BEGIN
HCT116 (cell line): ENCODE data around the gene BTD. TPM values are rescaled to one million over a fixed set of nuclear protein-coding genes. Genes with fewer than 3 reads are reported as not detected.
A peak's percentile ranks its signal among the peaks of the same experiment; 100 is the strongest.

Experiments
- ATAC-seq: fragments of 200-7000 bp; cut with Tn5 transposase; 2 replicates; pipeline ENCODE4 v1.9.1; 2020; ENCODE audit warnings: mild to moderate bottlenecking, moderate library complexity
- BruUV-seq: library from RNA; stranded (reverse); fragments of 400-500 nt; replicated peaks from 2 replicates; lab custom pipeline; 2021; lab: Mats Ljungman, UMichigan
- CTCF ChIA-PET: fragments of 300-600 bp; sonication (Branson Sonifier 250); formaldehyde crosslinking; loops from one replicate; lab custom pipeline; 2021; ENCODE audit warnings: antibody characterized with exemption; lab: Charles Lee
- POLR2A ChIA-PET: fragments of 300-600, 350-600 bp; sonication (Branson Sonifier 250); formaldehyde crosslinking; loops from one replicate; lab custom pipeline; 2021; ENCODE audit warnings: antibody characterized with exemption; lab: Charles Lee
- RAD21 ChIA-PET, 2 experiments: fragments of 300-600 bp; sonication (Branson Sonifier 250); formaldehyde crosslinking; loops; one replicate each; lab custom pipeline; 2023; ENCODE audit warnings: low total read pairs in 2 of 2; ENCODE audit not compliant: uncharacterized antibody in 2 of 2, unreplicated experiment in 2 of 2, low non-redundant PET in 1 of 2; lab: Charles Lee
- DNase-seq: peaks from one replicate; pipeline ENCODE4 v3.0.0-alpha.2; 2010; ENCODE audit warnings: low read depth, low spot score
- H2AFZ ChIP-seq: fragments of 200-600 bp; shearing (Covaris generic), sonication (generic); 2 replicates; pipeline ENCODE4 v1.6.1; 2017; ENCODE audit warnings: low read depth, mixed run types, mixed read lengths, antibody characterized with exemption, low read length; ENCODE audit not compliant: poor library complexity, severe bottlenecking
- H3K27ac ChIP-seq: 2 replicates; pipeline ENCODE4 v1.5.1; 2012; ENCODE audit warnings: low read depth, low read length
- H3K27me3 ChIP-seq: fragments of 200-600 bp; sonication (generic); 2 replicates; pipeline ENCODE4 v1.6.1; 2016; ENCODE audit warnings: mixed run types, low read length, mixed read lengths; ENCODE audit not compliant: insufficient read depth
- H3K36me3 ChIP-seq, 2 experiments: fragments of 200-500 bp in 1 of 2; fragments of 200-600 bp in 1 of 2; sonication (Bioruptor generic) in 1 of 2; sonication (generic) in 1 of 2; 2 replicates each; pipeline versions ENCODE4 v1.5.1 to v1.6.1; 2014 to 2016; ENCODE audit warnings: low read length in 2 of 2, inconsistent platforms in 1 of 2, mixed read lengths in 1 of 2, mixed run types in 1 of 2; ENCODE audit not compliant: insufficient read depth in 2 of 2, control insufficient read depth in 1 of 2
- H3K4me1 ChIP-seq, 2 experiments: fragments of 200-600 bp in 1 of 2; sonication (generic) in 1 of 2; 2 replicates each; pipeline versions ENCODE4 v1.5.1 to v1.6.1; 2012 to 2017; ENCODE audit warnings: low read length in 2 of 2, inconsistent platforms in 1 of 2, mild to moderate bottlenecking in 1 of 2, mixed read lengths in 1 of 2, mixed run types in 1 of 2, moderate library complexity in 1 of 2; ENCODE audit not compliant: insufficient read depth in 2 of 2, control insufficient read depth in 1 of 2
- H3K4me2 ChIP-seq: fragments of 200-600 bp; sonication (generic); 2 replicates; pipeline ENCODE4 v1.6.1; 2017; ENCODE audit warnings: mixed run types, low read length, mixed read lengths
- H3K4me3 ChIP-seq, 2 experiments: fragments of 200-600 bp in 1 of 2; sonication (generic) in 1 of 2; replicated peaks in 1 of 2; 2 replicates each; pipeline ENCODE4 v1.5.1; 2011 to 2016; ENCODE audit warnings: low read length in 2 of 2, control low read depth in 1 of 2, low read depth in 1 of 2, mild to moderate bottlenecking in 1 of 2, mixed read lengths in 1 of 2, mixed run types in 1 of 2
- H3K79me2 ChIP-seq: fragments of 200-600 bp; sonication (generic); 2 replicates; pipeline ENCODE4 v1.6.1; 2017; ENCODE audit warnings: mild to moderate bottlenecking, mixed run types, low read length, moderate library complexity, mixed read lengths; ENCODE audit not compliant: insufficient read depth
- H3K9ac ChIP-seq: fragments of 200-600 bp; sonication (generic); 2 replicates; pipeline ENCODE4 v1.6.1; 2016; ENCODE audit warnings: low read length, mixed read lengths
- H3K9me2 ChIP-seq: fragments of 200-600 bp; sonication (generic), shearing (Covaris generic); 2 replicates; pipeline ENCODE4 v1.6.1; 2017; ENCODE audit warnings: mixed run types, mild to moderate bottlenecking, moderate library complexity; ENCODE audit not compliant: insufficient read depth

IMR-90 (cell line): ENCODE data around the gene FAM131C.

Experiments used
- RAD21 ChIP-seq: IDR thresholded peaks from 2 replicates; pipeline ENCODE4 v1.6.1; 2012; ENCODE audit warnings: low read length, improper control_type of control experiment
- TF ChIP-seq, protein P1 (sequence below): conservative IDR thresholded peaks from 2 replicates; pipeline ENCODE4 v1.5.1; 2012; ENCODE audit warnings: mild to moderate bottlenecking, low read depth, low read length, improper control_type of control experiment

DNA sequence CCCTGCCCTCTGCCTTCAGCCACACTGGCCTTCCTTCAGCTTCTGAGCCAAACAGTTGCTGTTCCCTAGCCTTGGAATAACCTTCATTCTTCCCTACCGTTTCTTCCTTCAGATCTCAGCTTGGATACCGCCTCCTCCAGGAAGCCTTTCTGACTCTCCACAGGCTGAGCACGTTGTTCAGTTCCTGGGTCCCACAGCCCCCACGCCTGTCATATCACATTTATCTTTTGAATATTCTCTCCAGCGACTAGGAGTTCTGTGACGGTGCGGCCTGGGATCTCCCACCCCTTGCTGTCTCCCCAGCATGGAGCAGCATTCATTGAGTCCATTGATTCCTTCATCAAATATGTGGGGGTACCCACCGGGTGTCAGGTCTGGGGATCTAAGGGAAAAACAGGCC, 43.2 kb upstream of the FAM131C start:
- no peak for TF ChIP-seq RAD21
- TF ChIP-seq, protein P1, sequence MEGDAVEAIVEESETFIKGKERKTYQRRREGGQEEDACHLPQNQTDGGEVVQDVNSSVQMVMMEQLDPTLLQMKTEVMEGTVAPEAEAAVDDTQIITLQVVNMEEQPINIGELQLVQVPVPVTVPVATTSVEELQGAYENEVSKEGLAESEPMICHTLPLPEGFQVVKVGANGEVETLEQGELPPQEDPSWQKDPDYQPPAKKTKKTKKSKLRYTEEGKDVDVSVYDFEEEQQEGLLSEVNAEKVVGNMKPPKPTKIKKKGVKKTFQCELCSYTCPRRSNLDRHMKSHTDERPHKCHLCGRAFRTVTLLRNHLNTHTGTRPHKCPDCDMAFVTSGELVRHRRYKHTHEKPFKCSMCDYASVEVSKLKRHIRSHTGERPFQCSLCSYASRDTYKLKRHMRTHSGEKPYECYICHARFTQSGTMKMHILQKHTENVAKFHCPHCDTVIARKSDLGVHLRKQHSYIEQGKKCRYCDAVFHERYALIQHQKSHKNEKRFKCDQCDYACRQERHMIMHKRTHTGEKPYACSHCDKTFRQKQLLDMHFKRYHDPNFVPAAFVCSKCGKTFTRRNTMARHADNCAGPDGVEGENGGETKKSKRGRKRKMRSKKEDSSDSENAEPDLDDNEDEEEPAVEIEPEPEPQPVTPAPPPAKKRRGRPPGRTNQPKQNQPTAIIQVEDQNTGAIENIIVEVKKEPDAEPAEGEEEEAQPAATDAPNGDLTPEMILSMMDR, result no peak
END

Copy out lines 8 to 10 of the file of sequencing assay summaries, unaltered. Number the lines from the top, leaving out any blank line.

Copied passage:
- RAD21 ChIA-PET, 2 experiments: fragments of 300-600 bp; sonication (Branson Sonifier 250); formaldehyde crosslinking; loops; one replicate each; lab custom pipeline; 2023; ENCODE audit warnings: low total read pairs in 2 of 2; ENCODE audit not compliant: uncharacterized antibody in 2 of 2, unreplicated experiment in 2 of 2, low non-redundant PET in 1 of 2; lab: Charles Lee
- DNase-seq: peaks from one replicate; pipeline ENCODE4 v3.0.0-alpha.2; 2010; ENCODE audit warnings: low read depth, low spot score
- H2AFZ ChIP-seq: fragments of 200-600 bp; shearing (Covaris generic), sonication (generic); 2 replicates; pipeline ENCODE4 v1.6.1; 2017; ENCODE audit warnings: low read depth, mixed run types, mixed read lengths, antibody characterized with exemption, low read length; ENCODE audit not compliant: poor library complexity, severe bottlenecking